The product of the above reaction is an equilibrium product which when prepared according to the instant invention can conveniently be shifted to the formation of the binuclear 1r-allyl palladium complex where isolation of the product is desired. In this respect partial or complete neutralization is conveniently achieved by adding ammonia or a tertiary amine. The degree to which the binuclear vr-allyl palladium complex is formed initially without extraneous neutralization of the acidic by-product is somewhat dependent on the allylic reactant and the basicity of the amide solvent employed as the reaction medium. As indicated, ammonia or tertiary amines, such as pyridine, triethyl amine or N-methyl pyrrolidone can be conveniently employed for neutralization in an amount necessary to partially or completely tie-up the protons existing in the reaction system. Additionally, where isolation of the binuclear ar-allyl palladium complex product is intended it may be desirable to conduct the reaction in the presence of a neutralizing agent in order to shift the reaction equilibrium to the right during the course of the reaction. The effect of adding ammonia and tertiary amines may otherwise be explained in terms of pH control and it appears that highest yields of the binuclear product are normally achieved at a pH of around 7.
The critical characteristic of the olefin employed in the formation of vr-allyl complexes according to this invention is that it possesses an allylic hydrogen atom or, other wise stated, the organic reactant must have at least one hydrogen atom on a saturated carbon directly adjacent to an olefinically unsaturated carbon atom. Compounds of this type are classic and typically represented by the various straight and branched aliphatic olefins, various un saturated alicyclic compounds and various alkenyl aromatic, including hydrocarbons such as propene, butene, isobutene, pentene, hexene, cyclohexene, a-methylstyrene, cyclohexene, cyclopentene, S-methyl butene-l, 3-phenyl butene-l, 3-phenyl propylene, 1,5-hexadiene and the like. Additionally, the allylic reactants may contain various non-ionic substituent groups which are unreactive with palladium salts, such as halides, ethers, esters, ketones, and aldehydes such as 4-chloro-3-methyl butene-l, 3- carbomethoxy propylene, 2 methyl-2-(4-nitrophenyl)ethylene and the like and the term non-ionic olefin having an allylic hydrogen atom is herein intended to include such substituents.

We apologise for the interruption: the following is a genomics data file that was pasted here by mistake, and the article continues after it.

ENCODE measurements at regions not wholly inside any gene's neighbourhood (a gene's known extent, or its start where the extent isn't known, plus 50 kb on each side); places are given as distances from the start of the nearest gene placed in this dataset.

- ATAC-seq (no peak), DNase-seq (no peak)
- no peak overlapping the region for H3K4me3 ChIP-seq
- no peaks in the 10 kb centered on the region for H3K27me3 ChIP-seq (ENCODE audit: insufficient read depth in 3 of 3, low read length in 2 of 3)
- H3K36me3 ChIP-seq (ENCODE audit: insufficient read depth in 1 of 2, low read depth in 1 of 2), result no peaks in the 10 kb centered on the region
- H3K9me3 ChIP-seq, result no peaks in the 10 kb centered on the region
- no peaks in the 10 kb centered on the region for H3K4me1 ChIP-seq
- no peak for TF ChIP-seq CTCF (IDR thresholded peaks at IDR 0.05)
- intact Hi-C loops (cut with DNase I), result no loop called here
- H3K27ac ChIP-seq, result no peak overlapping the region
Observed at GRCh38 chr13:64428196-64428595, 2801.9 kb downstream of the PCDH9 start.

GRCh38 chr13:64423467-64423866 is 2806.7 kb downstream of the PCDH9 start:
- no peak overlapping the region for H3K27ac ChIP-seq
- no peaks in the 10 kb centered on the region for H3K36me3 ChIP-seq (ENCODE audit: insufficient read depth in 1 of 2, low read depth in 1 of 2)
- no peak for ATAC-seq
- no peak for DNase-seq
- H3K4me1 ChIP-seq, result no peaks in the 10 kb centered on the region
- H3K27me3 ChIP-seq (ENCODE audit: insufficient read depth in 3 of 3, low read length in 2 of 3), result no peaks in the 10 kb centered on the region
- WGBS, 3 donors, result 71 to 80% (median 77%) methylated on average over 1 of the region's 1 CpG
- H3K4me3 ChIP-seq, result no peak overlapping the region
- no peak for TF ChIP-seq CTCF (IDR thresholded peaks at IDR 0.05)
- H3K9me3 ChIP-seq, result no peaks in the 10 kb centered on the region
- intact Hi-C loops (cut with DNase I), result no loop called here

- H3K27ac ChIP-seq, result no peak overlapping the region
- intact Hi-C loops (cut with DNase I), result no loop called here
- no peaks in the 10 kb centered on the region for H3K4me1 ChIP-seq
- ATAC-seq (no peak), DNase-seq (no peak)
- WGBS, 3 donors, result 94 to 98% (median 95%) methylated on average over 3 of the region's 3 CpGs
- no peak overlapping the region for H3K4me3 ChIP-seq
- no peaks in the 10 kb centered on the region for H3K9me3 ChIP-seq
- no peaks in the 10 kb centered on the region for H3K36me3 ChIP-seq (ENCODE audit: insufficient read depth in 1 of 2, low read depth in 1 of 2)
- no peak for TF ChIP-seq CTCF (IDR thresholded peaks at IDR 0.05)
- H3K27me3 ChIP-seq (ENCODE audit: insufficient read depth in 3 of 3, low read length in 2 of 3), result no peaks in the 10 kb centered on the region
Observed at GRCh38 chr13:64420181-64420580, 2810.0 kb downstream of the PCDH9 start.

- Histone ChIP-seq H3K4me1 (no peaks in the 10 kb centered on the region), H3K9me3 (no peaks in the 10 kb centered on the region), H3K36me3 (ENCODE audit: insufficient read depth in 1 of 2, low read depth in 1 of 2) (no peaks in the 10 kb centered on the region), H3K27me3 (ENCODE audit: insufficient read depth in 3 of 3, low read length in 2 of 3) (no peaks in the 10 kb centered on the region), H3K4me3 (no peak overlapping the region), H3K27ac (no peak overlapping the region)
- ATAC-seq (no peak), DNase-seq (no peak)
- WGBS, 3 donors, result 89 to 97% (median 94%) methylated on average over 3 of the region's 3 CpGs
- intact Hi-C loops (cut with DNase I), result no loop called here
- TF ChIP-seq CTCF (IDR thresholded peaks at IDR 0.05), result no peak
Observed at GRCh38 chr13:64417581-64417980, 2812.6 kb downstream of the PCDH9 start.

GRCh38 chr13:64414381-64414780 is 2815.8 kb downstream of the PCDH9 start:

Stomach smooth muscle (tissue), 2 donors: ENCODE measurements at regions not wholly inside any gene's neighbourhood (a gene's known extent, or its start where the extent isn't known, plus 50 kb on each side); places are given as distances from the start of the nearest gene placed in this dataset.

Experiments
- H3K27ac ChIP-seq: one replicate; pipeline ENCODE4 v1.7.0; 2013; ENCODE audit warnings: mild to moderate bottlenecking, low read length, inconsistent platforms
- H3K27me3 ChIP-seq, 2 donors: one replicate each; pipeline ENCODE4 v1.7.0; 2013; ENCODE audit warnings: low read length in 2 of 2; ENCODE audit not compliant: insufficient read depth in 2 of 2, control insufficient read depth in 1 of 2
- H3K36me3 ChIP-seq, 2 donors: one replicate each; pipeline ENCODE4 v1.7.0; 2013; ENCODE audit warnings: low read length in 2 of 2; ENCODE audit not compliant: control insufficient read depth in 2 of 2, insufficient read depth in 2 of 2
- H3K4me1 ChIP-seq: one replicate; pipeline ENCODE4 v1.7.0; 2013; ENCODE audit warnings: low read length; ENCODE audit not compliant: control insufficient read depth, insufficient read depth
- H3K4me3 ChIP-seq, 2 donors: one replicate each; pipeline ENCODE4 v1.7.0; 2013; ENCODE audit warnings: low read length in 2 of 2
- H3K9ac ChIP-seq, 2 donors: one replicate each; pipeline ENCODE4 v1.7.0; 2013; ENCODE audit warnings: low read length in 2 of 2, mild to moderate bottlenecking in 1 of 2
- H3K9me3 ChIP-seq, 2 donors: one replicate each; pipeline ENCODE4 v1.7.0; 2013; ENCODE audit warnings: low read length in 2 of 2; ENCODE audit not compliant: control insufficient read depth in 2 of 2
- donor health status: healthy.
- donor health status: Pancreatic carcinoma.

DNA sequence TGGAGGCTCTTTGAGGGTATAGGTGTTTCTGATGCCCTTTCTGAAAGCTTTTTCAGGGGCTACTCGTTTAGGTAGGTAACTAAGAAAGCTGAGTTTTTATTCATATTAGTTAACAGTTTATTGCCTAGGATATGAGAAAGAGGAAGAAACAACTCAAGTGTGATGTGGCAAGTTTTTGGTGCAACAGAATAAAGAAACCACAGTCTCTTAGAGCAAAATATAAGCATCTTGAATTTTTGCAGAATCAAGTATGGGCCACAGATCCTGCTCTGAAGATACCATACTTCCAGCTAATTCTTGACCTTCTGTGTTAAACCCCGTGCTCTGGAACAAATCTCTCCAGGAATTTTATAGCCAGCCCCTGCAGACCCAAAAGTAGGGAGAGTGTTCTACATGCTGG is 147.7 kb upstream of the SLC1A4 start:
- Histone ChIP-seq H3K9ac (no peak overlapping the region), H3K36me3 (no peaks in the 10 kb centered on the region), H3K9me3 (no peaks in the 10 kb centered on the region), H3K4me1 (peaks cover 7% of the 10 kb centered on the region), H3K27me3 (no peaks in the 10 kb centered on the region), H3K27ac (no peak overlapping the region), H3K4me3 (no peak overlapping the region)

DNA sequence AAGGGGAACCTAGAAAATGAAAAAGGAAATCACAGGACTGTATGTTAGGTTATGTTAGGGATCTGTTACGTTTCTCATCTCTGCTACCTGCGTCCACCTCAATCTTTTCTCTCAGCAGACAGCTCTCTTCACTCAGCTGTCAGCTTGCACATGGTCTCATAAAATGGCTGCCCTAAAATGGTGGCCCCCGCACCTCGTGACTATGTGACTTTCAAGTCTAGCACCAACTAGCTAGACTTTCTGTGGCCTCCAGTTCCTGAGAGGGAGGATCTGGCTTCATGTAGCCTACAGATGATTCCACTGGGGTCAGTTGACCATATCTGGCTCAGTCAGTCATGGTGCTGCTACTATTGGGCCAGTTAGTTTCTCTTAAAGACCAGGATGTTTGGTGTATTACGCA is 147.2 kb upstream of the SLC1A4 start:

The palladium compounds useful in forming 1r-allyl complexes of this invention are salts of coordinating anions; they include halides, such as chloride, bromide and iodide, carboxylates, such as the acetates, propionates and others known to those skilled in the art. While not essential to the invention the palladium salts employed herein may be used in the form of complexes with other materials. For example, a complex of palladium chloride with benzonitrile or lithium chloride may be employed with the same effect as palladium chloride.
The use of a basic amide solvent results in the advantages above-recited for the preparation of 1r-allyl palladium complexes. The solvents which may be employed in this invention may be aliphatic, aromatic or heterocyclic in structure and may be represented by the formula I I R( 3N k wherein R, R and R" are radicals selected from the group consisting of H, alkyl, phenyl and R and R" or R and R" when linked together represent an alkylene radical with the proviso that the sum of R, R and R represent less than 12 carbon atoms. These solvents include materials such as acetamide, N-methylbenzamide, N,N-dimethylformamide, N,N-dimethylpropionamide, N-methylpyrrolidone, N-ethylpyrrolidone, hexamethylphosphoramide and the like.